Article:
The Asthma Center


Methotrexate is approved by the Food and Drug Administration (FDA) and is currently available for treating adult rheumatoid arthritis, severe psoriasis (a skin disease) and certain cancers.

Over the past several years, scientific reports have described the use of methotrexate in very difficult-to-treat asthma. This treatment may be used when, in addition to standard asthma drugs, you have required frequent oral corticosteroid treatment or prolonged use of daily oral corticosteroids. The use of methotrexate may help reduce the amount of oral corticosteroids needed as well as help decrease the risks of their side effects.

Although methotrexate is not approved for use by the FDA as an asthma medication, the experience of The Asthma Center specialists and the medical literature suggests that the potential benefits of methotrexate if you are steroid-dependent, especially regarding its potential to decrease your need for oral corticosteroids, outweigh its potential side effects.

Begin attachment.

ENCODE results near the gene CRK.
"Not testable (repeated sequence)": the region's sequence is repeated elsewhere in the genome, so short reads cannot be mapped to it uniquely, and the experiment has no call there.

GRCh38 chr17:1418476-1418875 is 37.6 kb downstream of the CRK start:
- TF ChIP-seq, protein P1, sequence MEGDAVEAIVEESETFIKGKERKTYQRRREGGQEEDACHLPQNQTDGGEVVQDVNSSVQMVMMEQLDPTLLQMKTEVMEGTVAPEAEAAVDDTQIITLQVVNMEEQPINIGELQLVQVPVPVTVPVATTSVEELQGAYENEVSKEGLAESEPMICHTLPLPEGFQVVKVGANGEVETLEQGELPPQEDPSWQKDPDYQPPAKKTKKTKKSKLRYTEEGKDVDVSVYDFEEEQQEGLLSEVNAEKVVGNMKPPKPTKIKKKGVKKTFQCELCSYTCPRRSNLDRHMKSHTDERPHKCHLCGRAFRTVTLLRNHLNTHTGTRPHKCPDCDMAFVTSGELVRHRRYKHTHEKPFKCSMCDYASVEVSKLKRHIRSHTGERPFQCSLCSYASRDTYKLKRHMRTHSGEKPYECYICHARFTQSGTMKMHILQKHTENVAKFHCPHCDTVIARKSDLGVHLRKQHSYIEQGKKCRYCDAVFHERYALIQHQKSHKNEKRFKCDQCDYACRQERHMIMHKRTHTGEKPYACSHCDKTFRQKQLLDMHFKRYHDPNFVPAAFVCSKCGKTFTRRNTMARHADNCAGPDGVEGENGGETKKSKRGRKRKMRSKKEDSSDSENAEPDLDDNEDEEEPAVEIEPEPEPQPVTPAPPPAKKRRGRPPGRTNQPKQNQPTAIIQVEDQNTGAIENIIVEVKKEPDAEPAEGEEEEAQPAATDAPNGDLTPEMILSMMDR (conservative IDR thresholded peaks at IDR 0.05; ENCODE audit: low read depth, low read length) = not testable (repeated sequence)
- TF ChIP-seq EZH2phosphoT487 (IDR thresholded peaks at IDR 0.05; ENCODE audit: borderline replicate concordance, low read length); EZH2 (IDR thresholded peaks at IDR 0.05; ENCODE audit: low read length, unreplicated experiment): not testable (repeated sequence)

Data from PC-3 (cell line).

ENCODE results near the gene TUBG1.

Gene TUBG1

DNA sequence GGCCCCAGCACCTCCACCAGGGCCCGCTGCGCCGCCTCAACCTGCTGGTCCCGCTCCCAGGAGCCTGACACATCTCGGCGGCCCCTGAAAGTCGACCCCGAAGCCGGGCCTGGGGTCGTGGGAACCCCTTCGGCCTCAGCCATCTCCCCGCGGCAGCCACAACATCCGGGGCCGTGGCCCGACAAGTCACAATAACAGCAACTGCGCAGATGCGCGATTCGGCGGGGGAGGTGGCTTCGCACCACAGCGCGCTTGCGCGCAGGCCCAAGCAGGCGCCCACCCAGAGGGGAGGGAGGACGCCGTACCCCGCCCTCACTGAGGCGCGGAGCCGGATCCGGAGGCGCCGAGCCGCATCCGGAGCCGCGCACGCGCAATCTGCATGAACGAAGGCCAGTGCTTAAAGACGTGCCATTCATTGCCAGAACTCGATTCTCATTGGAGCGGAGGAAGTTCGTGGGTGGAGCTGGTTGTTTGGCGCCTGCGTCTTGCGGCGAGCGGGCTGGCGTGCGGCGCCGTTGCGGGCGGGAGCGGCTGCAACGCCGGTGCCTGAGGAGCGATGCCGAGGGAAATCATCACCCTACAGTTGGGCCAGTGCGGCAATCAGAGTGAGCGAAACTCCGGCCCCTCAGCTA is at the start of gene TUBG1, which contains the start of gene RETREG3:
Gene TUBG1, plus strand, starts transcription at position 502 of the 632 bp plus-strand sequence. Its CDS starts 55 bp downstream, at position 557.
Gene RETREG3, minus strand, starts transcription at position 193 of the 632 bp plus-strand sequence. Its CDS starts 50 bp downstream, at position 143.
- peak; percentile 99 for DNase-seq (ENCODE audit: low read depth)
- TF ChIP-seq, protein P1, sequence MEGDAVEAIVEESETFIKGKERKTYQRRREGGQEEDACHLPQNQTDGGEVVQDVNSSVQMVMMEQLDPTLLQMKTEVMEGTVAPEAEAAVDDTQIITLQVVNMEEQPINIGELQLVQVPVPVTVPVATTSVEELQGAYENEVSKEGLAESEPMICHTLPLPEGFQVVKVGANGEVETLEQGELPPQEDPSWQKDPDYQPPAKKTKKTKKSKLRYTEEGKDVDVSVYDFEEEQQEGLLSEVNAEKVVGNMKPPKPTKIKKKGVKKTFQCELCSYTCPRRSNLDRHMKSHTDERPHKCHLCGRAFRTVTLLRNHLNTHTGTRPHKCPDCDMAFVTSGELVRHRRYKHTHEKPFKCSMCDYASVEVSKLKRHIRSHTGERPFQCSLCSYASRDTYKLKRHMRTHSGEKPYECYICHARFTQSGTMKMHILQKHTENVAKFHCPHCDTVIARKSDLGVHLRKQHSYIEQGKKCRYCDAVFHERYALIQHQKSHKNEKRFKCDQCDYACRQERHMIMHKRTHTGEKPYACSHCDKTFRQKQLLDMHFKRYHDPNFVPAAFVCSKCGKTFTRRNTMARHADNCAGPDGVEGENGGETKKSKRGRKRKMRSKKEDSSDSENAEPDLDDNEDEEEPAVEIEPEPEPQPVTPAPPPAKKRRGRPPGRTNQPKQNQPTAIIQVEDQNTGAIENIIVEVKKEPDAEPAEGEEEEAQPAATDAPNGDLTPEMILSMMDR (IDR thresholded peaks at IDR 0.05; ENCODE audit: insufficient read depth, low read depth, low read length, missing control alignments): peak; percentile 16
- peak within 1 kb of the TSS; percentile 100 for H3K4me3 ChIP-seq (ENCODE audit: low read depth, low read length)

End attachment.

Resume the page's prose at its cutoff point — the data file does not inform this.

Methotrexate is usually given as a weekly intramuscular injection or orally on a weekly basis.

Risks and Precautions
Methotrexate may cause the following side effects:

  • Nausea and/or stomach discomfort
  • Headache
  • Dizziness
  • Skin rash or itchy skin
  • A decrease in the blood cell count
  • Pneumonia

As with any drug, there may be unanticipated side effects. The amount of the drug administered for asthma treatment is relatively low (much lower than the dosage used for treatment of cancer), and therefore the possibility of these side effects is generally decreased. After prolonged usage of methotrexate, there is a risk of inflammation and/or injury to the kidneys, lungs, or liver and/or increased risk of infection. These potential side effects are carefully monitored during follow-up visits with your asthma specialists.